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JGF  
#11 Posted : Wednesday, September 26, 2018 5:26:11 PM(UTC)
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Originally Posted by: weiliwen Go to Quoted Post
Sorry, I didn't want to start a sh*tstorm with my comment that nobody came up to me. Everybody was eating dinner at the time, and they went straight into the meeting afterwards. They did ask the new attendees to stand up and introduce ourselves, so I did that.

I think it's incumbent on newbie AND club officers to reach out in these cases. I think the earlier comment that JGF made is true - they CAN become old boys' clubs if there is not enough new blood coming in on a regular basis. It's not that they are purposely trying to exclude outsiders from taking part; they're just in there with their buddies, and hang out with them. It's natural. Hey, the same thing happens at TrapFests. People are greeting old friends, and new folks tend to get overlooked.


I didn't see it as a sh*tstorm at all.

I'm genuinely curious what groups I've been part of can do to be more inclusive of others. It is really easy for them to be pretty insular and it's not easy or always comfortable to reach out to others. I do think it limits groups ability to bring in new blood, change with the times, get fresh perspectives, etc.



Gurth  
#12 Posted : Wednesday, September 26, 2018 5:42:18 PM(UTC)
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I think it's mostly up to the group to reach out to new faces in the room. That is if the group is looking for new members.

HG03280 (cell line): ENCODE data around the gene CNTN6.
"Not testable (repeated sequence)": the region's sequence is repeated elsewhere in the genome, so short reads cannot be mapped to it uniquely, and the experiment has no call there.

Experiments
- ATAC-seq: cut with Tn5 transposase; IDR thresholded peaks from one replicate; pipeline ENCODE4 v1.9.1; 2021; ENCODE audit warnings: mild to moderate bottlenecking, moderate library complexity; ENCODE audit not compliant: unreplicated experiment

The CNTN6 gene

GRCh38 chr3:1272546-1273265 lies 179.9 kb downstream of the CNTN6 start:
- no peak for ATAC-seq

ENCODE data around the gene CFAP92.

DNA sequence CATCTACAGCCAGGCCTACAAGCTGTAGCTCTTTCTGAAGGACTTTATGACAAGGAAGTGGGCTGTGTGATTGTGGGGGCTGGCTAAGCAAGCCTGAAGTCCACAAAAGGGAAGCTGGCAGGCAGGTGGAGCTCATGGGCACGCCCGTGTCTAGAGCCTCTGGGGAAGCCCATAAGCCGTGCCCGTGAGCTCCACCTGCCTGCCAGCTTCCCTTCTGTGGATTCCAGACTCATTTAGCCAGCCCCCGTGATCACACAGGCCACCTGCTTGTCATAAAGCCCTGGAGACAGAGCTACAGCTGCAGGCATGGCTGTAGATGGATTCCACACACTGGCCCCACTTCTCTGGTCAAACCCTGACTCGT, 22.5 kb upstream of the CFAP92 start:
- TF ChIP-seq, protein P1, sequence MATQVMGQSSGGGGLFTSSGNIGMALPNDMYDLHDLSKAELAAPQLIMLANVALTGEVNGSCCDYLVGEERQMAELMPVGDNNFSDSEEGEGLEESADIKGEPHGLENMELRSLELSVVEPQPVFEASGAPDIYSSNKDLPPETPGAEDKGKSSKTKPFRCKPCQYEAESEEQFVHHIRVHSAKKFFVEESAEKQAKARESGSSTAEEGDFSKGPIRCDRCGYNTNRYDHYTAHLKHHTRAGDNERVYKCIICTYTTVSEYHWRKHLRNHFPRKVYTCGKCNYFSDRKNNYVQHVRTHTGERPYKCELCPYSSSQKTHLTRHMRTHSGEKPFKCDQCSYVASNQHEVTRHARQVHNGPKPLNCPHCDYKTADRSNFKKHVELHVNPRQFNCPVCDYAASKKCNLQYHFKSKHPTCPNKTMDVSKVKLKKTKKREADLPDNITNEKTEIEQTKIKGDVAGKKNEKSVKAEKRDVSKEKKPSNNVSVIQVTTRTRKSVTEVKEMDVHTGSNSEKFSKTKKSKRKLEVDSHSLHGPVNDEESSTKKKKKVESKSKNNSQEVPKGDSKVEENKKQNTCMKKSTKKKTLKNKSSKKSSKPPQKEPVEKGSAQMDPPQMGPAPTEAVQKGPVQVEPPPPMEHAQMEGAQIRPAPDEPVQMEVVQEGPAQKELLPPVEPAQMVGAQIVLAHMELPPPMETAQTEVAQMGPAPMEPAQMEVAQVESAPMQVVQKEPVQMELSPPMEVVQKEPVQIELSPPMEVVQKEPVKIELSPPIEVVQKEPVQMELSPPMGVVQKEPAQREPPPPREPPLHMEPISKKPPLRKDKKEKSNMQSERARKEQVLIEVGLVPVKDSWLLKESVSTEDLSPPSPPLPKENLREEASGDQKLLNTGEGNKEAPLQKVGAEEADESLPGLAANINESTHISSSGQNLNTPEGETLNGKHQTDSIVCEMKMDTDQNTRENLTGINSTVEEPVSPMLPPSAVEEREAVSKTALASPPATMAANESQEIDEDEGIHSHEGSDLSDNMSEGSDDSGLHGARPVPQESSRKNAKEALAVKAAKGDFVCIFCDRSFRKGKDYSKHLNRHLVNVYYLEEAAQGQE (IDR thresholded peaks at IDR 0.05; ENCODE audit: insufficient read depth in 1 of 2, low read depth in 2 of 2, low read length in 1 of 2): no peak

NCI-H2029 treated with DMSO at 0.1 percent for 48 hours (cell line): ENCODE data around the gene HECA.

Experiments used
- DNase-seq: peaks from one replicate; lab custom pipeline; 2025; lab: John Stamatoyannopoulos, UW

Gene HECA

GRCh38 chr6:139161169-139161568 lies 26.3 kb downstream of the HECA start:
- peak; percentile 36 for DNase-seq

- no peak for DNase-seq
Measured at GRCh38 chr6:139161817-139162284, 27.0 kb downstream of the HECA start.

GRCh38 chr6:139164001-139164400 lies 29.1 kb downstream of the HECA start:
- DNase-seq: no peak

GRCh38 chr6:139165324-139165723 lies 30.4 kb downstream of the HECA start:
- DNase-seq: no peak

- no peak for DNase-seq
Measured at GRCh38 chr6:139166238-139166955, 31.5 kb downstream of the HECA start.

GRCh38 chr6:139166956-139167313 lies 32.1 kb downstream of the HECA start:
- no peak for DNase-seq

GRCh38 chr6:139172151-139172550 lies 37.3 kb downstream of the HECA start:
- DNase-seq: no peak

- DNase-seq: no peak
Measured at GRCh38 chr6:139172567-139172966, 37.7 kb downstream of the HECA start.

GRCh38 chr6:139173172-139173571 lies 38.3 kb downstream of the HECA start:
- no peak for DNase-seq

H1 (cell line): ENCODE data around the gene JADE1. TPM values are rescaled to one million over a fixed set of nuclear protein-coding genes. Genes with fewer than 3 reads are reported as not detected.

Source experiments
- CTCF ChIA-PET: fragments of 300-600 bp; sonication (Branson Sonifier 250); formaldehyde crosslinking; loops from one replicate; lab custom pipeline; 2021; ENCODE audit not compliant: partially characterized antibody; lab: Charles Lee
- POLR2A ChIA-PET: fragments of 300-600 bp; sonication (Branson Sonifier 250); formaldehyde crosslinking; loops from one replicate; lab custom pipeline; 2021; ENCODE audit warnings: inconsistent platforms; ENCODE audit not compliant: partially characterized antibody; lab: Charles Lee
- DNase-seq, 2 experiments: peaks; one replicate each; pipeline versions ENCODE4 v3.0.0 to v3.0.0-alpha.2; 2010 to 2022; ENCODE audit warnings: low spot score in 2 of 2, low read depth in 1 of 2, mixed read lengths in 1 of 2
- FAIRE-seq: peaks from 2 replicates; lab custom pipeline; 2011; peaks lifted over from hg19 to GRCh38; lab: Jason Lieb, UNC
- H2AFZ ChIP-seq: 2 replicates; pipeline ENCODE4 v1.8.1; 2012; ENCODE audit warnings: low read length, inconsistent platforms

If I come to your meeting and I get ignored and made to feel like an unwelcome or overlooked outsider, you can bet I won't be back.


I have little interest in clubs or groups, but I have to imagine that others who are and are treated that way might feel the same.


Honestly... talking fishing with other fishermen (fisher-people) is one of the easiest ice-breaker conversations ever.

Would think that groups would have designated welcoming individuals who would seek out the noobs and engage them.
Private correspondence at: jkschind "at" tds.net
stan b  
#13 Posted : Wednesday, September 26, 2018 6:08:50 PM(UTC)
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Originally Posted by: JGF Go to Quoted Post
Originally Posted by: stan b Go to Quoted Post
JGF,
Here's where we differ.
If you are a leader or a member of an organization that is struggling for membership and growth to remain vital you reach out and welcome anyone with interest.

To ignore those potential new members is a display of an attitude that is a partial cause of the demise of said organization.

And in my case, I am anything but an introvert.
But one may develop any conclusion they want.
Mine was that outsiders weren't received graciously.